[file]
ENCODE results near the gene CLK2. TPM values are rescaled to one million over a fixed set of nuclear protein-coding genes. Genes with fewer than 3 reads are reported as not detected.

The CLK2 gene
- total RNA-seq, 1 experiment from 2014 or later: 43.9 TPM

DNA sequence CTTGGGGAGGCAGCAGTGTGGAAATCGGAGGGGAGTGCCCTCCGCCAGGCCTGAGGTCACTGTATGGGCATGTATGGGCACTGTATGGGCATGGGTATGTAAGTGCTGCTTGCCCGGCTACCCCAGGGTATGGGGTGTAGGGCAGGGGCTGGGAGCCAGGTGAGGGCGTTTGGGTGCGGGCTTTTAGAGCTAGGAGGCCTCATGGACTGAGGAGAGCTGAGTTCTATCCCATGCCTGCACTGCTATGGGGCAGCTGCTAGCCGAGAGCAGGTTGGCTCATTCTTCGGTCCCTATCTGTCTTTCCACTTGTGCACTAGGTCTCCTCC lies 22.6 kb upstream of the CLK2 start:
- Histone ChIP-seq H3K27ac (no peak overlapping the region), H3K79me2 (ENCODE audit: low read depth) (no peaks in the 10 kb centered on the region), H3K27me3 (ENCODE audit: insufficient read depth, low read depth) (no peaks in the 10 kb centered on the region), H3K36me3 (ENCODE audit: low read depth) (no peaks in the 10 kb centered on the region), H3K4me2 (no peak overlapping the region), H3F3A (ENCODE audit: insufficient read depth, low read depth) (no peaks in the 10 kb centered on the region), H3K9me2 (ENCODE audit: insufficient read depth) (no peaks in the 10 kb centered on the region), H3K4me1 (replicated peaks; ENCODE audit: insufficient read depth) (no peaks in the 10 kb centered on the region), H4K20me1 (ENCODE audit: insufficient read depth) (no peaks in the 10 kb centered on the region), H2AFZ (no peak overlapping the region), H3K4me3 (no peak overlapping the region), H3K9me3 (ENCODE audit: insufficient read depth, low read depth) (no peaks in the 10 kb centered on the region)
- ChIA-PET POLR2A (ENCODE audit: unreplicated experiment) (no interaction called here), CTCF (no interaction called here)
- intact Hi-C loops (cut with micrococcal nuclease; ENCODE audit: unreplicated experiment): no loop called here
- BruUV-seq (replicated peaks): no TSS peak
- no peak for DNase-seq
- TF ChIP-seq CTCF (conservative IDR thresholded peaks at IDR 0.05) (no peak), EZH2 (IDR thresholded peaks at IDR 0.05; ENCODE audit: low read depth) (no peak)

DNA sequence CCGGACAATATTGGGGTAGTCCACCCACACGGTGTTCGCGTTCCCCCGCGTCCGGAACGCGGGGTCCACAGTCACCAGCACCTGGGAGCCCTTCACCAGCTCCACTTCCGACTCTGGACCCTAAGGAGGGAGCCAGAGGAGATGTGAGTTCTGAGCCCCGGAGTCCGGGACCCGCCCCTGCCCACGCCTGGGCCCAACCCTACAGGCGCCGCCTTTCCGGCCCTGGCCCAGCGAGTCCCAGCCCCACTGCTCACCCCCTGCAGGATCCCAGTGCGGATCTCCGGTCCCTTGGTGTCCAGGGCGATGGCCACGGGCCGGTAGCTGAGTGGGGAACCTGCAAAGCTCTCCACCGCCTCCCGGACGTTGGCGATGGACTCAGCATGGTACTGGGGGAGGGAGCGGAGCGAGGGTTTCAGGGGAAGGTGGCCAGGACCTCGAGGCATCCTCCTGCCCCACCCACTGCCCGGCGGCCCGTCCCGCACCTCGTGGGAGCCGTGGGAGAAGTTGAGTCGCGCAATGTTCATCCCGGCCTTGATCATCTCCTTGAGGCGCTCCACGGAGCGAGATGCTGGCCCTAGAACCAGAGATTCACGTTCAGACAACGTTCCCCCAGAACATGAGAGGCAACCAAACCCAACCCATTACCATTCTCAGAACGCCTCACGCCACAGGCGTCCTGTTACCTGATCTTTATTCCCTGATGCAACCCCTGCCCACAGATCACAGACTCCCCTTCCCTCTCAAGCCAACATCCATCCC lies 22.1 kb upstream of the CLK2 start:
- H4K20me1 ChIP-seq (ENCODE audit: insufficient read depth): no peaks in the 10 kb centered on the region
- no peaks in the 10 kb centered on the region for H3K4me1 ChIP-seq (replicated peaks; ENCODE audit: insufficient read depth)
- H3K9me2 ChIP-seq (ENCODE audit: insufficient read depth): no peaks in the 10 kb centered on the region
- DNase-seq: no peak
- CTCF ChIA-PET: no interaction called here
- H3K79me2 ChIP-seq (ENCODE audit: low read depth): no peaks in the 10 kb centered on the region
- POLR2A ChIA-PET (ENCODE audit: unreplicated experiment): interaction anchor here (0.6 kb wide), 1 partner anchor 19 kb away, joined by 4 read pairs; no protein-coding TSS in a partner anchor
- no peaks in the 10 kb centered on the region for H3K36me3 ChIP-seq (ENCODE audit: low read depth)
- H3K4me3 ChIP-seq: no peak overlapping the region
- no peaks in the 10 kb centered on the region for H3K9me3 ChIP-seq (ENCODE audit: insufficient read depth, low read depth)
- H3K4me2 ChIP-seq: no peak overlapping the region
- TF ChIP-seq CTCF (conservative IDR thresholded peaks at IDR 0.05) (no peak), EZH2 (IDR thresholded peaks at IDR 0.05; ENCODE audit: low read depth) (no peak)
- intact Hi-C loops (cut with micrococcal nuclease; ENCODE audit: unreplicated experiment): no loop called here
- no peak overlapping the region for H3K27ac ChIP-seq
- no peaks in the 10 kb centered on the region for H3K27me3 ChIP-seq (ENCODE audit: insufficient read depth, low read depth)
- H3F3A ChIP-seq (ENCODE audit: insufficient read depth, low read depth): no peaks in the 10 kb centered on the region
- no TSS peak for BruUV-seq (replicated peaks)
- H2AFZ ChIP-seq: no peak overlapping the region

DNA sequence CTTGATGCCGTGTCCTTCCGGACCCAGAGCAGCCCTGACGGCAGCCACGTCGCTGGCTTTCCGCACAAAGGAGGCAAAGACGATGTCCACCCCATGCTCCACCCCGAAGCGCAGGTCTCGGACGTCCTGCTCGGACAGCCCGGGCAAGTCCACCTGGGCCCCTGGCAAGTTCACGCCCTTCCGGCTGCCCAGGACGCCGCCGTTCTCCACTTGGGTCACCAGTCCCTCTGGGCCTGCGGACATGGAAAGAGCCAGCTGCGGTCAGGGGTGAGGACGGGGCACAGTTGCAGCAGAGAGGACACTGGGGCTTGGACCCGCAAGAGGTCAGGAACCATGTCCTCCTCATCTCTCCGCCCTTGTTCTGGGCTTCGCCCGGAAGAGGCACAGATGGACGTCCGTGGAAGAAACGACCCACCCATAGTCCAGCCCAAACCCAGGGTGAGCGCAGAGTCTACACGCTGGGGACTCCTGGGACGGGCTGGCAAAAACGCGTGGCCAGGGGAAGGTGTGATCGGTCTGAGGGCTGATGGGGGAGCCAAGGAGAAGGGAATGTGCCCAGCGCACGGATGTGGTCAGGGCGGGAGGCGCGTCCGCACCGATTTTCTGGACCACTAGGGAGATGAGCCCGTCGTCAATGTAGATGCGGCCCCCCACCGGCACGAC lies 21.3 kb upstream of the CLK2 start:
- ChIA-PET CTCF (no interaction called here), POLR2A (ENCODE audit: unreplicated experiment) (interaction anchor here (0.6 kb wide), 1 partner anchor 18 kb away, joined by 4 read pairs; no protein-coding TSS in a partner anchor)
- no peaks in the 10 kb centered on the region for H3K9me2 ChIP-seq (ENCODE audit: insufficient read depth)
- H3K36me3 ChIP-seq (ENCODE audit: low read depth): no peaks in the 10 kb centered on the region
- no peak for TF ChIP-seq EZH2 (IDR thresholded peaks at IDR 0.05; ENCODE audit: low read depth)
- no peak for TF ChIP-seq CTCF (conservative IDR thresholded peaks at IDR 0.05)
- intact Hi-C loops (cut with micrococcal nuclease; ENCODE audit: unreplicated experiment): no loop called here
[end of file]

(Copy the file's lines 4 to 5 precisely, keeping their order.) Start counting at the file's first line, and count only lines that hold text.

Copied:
DNA sequence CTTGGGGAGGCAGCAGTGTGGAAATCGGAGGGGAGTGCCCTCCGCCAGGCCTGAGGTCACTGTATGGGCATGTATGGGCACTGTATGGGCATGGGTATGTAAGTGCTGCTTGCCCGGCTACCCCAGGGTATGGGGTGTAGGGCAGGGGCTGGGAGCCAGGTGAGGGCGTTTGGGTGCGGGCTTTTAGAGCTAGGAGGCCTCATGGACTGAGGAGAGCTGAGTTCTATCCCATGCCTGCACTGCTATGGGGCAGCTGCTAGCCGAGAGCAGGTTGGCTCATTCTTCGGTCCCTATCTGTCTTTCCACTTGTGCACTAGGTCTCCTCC lies 22.6 kb upstream of the CLK2 start:
- Histone ChIP-seq H3K27ac (no peak overlapping the region), H3K79me2 (ENCODE audit: low read depth) (no peaks in the 10 kb centered on the region), H3K27me3 (ENCODE audit: insufficient read depth, low read depth) (no peaks in the 10 kb centered on the region), H3K36me3 (ENCODE audit: low read depth) (no peaks in the 10 kb centered on the region), H3K4me2 (no peak overlapping the region), H3F3A (ENCODE audit: insufficient read depth, low read depth) (no peaks in the 10 kb centered on the region), H3K9me2 (ENCODE audit: insufficient read depth) (no peaks in the 10 kb centered on the region), H3K4me1 (replicated peaks; ENCODE audit: insufficient read depth) (no peaks in the 10 kb centered on the region), H4K20me1 (ENCODE audit: insufficient read depth) (no peaks in the 10 kb centered on the region), H2AFZ (no peak overlapping the region), H3K4me3 (no peak overlapping the region), H3K9me3 (ENCODE audit: insufficient read depth, low read depth) (no peaks in the 10 kb centered on the region)